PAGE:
Realism in the digital age

I think the reality that the viewer views the image is different to the truth and reality that is necessarily in the image.  People still tend to believe the photograph as real and truthful, even if in some cases the image shows an unrealistic scenario. 

With advent of digital technology it is becoming harder to tell if an image is showing reality or not. This also changes how we define reality within an image as we can no longer rely on being presented with what the camera captures, but potentially a manipulation. 

Context also plays a big part in how the viewer may perceive whether an image is real, or put another way may allow the context to influence their expectation of reality. In a newspaper as with the written content one expects images to show reality, or at least a truthful representation of reality.  

 Original Photo by Steve McCurry (https://petapixel.com/2016/05/06/botched-steve-mccurry-print-leads-photoshop-scandal/)

Original Photo by Steve McCurry (https://petapixel.com/2016/05/06/botched-steve-mccurry-print-leads-photoshop-scandal/)

 Image with manipulation by Steve McCurry (https://petapixel.com/2016/05/06/botched-steve-mccurry-print-leads-photoshop-scandal/

Image with manipulation by Steve McCurry (https://petapixel.com/2016/05/06/botched-steve-mccurry-print-leads-photoshop-scandal/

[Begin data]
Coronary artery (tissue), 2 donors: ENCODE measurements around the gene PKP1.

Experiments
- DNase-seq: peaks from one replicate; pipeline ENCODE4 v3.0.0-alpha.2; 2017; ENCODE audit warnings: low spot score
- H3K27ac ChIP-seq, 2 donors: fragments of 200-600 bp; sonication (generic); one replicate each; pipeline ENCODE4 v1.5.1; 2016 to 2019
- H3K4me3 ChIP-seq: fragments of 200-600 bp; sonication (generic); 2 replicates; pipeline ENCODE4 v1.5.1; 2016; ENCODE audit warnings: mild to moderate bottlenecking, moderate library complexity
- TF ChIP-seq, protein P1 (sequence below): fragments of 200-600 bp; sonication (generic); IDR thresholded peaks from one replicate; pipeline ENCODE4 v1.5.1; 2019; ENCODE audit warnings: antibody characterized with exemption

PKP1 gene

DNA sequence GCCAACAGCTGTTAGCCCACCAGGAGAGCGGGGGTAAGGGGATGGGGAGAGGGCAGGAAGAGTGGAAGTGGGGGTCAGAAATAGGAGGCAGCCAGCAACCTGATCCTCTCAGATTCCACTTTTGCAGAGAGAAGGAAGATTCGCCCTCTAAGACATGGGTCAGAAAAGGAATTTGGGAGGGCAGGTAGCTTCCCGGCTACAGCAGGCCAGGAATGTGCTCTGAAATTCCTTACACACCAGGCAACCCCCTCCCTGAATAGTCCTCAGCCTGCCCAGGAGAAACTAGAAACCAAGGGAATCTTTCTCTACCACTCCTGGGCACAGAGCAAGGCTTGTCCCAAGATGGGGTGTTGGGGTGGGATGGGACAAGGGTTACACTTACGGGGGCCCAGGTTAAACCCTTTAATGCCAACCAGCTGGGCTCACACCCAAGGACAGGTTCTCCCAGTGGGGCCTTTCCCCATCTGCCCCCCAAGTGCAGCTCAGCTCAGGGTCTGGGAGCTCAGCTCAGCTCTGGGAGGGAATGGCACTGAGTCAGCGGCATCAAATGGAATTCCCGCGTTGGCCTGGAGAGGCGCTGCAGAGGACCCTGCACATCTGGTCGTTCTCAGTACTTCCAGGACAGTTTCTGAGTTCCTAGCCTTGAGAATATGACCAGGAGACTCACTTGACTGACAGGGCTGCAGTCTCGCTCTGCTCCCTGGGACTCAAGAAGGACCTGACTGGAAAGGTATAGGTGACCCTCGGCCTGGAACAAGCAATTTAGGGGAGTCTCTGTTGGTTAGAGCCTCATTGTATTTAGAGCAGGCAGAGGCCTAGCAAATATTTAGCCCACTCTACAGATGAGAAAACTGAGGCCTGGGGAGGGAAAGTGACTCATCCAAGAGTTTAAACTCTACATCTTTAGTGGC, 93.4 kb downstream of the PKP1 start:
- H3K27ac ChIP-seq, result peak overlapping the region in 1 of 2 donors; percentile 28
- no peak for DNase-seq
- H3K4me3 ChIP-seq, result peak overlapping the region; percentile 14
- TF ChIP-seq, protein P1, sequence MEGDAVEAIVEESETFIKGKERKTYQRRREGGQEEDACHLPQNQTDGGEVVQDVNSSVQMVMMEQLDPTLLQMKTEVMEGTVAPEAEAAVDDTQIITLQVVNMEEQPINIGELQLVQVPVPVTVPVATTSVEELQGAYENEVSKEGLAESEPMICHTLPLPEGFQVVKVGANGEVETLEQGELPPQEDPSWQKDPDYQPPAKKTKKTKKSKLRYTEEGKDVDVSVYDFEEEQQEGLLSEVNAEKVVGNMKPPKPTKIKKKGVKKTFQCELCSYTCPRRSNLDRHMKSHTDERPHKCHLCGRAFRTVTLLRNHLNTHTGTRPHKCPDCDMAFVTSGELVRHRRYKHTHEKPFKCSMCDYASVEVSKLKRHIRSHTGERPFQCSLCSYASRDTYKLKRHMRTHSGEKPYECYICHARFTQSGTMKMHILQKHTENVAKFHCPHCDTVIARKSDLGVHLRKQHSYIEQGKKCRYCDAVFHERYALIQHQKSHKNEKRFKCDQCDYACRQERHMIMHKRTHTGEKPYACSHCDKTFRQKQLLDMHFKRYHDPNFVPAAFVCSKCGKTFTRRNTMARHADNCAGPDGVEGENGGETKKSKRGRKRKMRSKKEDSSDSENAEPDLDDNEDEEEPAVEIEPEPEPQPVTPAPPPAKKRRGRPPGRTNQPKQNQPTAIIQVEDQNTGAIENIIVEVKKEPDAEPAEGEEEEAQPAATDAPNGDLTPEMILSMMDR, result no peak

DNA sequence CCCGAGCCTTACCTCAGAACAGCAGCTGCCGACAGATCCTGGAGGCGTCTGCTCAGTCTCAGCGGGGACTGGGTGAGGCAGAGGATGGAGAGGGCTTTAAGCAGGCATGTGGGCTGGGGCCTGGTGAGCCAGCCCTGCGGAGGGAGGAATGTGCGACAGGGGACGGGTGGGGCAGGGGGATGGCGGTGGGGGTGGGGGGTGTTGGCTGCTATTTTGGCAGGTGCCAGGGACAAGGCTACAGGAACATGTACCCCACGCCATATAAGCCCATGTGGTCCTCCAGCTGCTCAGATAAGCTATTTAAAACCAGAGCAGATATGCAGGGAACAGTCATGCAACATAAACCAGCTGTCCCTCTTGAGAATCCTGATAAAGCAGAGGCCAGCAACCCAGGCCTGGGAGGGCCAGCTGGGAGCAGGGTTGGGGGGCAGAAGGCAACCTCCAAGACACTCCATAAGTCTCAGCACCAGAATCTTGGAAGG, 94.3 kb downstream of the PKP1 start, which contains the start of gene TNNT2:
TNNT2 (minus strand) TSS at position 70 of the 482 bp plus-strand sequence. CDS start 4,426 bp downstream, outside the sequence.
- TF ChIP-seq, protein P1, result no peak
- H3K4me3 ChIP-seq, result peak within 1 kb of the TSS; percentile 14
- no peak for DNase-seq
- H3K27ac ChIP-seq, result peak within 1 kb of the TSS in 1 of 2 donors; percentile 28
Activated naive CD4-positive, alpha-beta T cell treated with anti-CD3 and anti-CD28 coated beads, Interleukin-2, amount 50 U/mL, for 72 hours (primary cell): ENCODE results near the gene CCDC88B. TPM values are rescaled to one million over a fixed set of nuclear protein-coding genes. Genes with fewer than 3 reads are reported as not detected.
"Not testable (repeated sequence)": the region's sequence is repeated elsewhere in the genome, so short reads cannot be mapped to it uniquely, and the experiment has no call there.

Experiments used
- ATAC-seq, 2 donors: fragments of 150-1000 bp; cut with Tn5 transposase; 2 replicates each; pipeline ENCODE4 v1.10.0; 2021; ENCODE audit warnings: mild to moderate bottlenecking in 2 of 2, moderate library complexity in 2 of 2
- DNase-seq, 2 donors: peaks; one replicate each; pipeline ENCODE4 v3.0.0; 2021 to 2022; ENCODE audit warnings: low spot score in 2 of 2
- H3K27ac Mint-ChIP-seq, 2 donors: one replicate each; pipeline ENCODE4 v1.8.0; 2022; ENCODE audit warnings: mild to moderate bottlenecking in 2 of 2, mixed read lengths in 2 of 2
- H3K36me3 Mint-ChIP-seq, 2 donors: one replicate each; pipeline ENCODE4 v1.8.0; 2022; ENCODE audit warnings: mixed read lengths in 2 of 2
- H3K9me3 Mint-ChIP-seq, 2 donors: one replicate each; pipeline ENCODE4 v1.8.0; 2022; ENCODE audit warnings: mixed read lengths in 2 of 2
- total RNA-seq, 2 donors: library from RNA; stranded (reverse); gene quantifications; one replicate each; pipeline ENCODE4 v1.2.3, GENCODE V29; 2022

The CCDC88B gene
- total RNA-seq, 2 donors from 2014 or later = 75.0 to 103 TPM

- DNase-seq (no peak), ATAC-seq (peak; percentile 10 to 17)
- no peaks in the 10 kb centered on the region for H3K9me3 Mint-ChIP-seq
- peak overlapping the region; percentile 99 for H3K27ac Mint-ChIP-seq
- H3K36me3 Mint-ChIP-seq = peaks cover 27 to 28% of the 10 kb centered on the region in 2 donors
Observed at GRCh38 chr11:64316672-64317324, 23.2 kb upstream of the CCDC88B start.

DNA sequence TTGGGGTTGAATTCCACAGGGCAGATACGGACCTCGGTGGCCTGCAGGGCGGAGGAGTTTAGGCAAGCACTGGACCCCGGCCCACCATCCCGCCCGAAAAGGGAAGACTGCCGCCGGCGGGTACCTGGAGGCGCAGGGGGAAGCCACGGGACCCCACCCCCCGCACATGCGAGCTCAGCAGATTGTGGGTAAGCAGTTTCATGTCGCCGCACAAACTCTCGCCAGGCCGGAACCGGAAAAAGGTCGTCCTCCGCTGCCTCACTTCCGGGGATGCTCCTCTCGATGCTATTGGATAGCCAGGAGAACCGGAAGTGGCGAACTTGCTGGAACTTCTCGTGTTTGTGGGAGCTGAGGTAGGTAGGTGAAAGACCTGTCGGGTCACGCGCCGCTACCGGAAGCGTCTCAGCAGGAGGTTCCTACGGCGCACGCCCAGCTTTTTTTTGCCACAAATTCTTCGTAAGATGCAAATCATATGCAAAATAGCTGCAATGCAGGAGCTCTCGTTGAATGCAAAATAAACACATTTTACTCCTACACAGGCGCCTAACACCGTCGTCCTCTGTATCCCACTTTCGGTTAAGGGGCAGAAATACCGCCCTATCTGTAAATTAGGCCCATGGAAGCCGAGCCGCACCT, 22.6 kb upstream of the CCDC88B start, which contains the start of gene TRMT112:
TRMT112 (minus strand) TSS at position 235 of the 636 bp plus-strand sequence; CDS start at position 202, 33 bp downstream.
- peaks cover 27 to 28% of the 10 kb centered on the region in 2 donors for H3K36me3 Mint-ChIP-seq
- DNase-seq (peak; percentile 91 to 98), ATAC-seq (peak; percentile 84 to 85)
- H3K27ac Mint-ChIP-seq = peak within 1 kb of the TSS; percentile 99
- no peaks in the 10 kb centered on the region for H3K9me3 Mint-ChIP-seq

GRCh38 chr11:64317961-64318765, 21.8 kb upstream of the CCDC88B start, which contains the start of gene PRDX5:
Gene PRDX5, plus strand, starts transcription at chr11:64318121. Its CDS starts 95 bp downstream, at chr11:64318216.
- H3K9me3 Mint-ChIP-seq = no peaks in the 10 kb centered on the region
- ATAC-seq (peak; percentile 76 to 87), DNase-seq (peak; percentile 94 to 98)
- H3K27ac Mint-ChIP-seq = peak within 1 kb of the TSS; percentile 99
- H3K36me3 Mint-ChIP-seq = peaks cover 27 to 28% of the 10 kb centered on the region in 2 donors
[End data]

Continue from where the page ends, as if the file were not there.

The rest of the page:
It was interesting in the wake of the Steve McCurry controversy, where it was found out that images had been digitally altered, in some cases heavily. McCurry was quick to point out the context claiming that whilst he was operating as a photojournalist the images were not manipulated, but now that he considers himself a fine art photographer the manipulation is deemed acceptable (Time, 2018). However how does this translate to the viewer? 

 

 Photo By Robert Kenneth Wilson (http://www.telegraph.co.uk/travel/destinations/europe/united-kingdom/scotland/articles/Loch-Ness-Monster-50-fascinating-facts/)

Photo By Robert Kenneth Wilson (http://www.telegraph.co.uk/travel/destinations/europe/united-kingdom/scotland/articles/Loch-Ness-Monster-50-fascinating-facts/)

If an image appears in a newspaper it would be given much more weight to the realism of the image. However there have been a number of occasions when images used in newspapers have been proven to be faked or manipulated.  The image above was one of the earliest forms of fakery, the image of the Loch Ness monster appeared in the Daily Mail in 1934, instantly giving the image authenticity to the readers. 

In my own practice for the MA i am not too concerned with image manipulation beyond the use of Black and White, however the images are not necessarily present as realism or part of a real narrative, but potentially more as fiction. Whilst continuing to work as a photojournalist there is an ethical responsibility to portray reality and authenticity, and the viewer is relying on me to present it in such a way.